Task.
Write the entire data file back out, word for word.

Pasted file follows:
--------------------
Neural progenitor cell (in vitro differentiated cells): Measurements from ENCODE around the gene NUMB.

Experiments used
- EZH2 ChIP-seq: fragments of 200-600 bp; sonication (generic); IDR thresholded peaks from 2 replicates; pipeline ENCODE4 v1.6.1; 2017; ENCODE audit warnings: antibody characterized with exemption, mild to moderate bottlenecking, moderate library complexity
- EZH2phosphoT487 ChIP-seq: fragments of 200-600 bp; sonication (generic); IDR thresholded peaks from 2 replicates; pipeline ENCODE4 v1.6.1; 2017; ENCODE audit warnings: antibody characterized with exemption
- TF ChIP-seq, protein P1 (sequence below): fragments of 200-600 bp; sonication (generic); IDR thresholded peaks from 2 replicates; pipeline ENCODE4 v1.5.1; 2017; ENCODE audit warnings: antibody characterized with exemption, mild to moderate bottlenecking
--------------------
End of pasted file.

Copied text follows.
Neural progenitor cell (in vitro differentiated cells): Measurements from ENCODE around the gene NUMB.

Experiments used
- EZH2 ChIP-seq: fragments of 200-600 bp; sonication (generic); IDR thresholded peaks from 2 replicates; pipeline ENCODE4 v1.6.1; 2017; ENCODE audit warnings: antibody characterized with exemption, mild to moderate bottlenecking, moderate library complexity
- EZH2phosphoT487 ChIP-seq: fragments of 200-600 bp; sonication (generic); IDR thresholded peaks from 2 replicates; pipeline ENCODE4 v1.6.1; 2017; ENCODE audit warnings: antibody characterized with exemption
- TF ChIP-seq, protein P1 (sequence below): fragments of 200-600 bp; sonication (generic); IDR thresholded peaks from 2 replicates; pipeline ENCODE4 v1.5.1; 2017; ENCODE audit warnings: antibody characterized with exemption, mild to moderate bottlenecking